Monday, October 29, 2012

Frankenstorm: What is the role of climate change?

Sandy the Superstorm and her water vapor. 
Video via NOAA; hat tip to Andrew Revkin.

[First, check out this hurricane crisis map Google developed, complete with updated information on the storm's status and effects and even shelter location info.]

I've seen this question crop up a lot over the last few days--it's a natural one, I'd think, given promises of more frequent extreme weather events in association with human-driven global climate shifts: What is the role of climate change, if any, in Sandy the Frankenstorm, currently bearing down and flooding the US northeast after having killed dozens in the Caribbean on her way to US shores?

Lucky for people like me who couldn't begin to answer this question, people like Andrew Revkin at the New York Times have gathered the resources for us. Of course, the first take-home is the usual one: Nothing is straightforward here. As Revkin writes:
While the echo of Frankenstein in that Twitter moniker can imply this is a human-created meteorological monster, it’s just not that simple.
He gets into the "not simple" parts of things and cites some data (with links!) and then has been providing useful and insightful updates from meteorological experts. What it comes down to is, Sure, there's a littla the global climate change at play here--it's happening and it's global, so it's going to have some influence. But also at play are typical or at least not-wildly-unimaginable variations of weather patterns that just happen to be converging right now, right there. So a single weather event is just an anecdote in the climate context and doesn't necessarily stand as a reflection of an entire climate pattern. These patterns can emerge with warming or with cooling--and they have, over long time frames. Revkin writes:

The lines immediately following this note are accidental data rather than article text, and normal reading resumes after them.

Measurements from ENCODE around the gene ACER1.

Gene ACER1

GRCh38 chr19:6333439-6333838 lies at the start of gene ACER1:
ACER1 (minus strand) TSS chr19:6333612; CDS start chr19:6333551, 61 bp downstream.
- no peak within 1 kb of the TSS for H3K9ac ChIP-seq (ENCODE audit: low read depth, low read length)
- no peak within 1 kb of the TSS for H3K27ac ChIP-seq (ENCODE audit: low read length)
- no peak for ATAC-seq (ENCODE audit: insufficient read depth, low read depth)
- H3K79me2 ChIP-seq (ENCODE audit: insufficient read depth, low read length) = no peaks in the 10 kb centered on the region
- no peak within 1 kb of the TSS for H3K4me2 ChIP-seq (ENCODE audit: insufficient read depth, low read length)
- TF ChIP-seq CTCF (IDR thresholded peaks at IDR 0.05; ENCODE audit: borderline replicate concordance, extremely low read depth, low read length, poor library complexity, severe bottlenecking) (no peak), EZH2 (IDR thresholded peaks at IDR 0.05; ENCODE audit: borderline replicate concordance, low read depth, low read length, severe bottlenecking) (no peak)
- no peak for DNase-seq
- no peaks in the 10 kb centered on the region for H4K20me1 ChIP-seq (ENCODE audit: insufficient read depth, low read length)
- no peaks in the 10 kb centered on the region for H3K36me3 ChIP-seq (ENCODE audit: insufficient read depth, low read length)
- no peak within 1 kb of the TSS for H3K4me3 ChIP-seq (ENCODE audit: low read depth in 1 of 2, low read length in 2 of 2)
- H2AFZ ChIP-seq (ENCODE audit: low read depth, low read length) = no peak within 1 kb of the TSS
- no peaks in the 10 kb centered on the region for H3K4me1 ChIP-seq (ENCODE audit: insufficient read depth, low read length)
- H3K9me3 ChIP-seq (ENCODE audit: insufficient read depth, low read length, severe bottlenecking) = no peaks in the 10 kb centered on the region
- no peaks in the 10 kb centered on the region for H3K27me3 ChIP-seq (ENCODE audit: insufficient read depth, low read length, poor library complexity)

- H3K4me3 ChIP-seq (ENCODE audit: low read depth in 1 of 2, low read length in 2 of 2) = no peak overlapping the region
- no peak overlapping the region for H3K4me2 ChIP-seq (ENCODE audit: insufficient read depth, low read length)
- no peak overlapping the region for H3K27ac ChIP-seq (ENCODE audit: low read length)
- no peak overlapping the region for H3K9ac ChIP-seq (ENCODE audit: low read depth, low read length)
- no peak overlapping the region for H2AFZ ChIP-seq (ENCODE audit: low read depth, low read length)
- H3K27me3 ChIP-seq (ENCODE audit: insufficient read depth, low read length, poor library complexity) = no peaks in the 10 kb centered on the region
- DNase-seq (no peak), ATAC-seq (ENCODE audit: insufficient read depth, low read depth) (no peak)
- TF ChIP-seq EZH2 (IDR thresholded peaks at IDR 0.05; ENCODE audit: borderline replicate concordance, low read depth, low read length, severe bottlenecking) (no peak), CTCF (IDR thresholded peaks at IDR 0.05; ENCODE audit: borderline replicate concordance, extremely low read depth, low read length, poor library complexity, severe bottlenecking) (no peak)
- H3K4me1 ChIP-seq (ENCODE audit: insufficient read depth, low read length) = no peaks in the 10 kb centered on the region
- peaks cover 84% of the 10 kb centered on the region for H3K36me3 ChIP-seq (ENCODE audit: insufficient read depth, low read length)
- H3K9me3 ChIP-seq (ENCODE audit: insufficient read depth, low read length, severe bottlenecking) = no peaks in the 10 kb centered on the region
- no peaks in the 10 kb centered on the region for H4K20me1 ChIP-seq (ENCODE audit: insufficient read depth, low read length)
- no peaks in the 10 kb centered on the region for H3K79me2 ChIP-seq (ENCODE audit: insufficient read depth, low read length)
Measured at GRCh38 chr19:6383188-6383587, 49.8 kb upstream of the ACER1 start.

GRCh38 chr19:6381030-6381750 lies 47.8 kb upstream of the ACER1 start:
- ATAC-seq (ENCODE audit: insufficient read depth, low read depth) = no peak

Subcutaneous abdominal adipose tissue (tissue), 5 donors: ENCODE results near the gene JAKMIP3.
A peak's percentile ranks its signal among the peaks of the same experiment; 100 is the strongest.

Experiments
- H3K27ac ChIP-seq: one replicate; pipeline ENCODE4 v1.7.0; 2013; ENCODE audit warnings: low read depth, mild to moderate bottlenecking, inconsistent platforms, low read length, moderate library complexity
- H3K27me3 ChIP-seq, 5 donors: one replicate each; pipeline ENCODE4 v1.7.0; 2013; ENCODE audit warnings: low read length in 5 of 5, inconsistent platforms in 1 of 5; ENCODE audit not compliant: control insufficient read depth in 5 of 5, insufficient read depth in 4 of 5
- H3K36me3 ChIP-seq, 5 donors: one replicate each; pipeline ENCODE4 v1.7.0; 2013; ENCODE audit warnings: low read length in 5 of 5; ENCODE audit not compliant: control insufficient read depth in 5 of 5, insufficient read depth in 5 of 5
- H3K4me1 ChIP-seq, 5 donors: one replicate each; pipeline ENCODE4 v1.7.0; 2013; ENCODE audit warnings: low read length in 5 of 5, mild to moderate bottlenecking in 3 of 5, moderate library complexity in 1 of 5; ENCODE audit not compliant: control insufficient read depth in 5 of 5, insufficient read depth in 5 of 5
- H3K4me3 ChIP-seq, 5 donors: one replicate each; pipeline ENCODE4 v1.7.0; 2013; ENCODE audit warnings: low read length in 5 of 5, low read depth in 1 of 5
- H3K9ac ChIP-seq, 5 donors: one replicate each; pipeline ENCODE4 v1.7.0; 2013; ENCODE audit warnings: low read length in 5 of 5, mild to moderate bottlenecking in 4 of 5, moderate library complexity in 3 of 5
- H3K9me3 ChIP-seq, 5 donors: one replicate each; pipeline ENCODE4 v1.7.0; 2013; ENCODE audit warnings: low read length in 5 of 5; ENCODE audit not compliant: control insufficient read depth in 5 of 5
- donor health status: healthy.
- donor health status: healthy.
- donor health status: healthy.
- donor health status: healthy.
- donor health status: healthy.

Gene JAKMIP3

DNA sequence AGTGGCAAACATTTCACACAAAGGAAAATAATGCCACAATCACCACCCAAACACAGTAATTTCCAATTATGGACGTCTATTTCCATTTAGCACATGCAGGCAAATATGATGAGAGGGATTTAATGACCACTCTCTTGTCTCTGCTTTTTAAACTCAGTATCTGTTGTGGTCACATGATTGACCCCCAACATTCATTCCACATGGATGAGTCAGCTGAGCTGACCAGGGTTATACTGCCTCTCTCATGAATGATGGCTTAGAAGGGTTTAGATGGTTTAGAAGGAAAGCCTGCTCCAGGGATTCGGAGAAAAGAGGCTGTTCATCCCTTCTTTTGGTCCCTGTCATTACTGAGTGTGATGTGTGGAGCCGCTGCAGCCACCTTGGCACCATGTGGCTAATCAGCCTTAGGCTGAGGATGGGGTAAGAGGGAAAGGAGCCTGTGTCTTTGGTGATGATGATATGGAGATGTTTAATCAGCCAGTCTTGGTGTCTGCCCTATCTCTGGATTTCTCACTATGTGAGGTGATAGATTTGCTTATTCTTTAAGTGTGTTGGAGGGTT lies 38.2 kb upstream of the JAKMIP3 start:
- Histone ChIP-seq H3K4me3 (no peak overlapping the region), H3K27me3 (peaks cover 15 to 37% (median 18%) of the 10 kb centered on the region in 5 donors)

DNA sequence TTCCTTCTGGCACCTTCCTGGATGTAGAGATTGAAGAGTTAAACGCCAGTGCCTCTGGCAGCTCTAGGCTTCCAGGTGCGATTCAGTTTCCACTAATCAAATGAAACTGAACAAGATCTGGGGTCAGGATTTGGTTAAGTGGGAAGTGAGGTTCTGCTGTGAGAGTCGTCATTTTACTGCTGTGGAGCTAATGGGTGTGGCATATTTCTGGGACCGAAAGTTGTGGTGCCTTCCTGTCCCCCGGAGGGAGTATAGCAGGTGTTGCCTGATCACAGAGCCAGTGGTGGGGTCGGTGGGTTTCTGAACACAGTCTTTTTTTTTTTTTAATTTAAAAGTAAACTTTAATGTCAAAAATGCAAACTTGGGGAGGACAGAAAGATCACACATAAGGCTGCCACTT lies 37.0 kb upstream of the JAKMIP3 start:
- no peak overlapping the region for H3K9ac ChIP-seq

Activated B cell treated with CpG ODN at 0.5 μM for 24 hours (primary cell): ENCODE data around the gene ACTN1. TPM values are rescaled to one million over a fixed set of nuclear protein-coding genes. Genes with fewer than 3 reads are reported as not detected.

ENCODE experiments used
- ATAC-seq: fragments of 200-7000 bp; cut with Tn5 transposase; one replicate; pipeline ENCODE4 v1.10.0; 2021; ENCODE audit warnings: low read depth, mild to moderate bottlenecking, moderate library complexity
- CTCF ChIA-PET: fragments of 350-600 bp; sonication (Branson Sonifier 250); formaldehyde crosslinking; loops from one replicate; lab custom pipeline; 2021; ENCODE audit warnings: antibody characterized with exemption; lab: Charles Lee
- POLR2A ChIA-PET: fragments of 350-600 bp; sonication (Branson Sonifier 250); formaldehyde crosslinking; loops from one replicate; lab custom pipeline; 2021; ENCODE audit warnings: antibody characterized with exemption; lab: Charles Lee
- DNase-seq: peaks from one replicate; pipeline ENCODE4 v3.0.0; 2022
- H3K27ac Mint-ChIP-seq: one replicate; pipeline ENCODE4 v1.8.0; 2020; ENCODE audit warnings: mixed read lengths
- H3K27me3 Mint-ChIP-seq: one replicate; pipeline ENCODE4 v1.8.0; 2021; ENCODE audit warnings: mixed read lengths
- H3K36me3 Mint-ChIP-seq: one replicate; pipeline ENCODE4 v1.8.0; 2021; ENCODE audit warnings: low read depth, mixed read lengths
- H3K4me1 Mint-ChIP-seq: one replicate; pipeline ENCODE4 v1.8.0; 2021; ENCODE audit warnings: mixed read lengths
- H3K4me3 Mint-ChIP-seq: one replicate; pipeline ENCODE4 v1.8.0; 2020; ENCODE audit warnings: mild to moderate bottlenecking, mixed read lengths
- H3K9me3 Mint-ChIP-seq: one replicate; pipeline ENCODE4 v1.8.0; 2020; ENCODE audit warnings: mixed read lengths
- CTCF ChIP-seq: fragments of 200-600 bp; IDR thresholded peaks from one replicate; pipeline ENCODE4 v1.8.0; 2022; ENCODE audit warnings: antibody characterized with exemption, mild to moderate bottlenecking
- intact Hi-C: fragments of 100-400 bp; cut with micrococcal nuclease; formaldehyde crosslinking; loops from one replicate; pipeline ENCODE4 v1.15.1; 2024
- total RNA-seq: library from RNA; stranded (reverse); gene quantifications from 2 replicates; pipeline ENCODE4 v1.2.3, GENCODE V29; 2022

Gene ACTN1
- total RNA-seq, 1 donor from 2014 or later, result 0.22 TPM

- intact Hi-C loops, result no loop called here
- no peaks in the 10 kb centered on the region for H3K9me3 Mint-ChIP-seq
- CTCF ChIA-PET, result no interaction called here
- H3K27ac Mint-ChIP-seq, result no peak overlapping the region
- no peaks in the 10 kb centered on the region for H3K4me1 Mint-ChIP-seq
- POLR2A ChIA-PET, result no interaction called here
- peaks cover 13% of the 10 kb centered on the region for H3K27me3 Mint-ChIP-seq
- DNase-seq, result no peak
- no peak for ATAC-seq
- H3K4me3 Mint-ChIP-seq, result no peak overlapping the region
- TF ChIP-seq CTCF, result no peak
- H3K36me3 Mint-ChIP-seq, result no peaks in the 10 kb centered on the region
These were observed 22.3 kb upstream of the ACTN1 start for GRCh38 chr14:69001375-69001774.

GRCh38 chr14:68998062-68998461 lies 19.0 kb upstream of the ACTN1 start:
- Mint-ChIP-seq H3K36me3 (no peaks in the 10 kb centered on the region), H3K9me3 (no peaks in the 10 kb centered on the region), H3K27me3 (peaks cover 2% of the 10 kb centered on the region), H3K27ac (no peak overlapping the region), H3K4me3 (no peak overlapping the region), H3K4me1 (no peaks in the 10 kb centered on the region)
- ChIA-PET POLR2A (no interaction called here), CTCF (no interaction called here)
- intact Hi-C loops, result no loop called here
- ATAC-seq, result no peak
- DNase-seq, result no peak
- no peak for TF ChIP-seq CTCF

But there remains far too much natural variability in the frequency and potency of rare and powerful storms -- on time scales from decades to centuries -- to go beyond pointing to this event being consistent with what’s projected on a human-heated planet.
In other words, this Frankstorm really is a monster built of parts--convergence of typical weather patterns and heavily populated places, roughly pieced together to some extent by human-driven climate change and animated on live radar. But Sandy the Frankenstorm is likely no more exemplary of the dire future some think it represents than poor Frankenstein's monster himself was an exemplar of humanity.

By Emily Willingham

The opinions expressed in this post do not necessarily conflict with or represent those of the DXS editors or contributors.

FYI: For updates on this sort of analysis and what's happening with Sandy in real time, the folks at Boing Boing tweeted this list of recommended people to follow on Twitter.

Update 2:30 ET: Check out this beautiful, mesmerizing, and scary wind map, made with data on surface winds from a national database.

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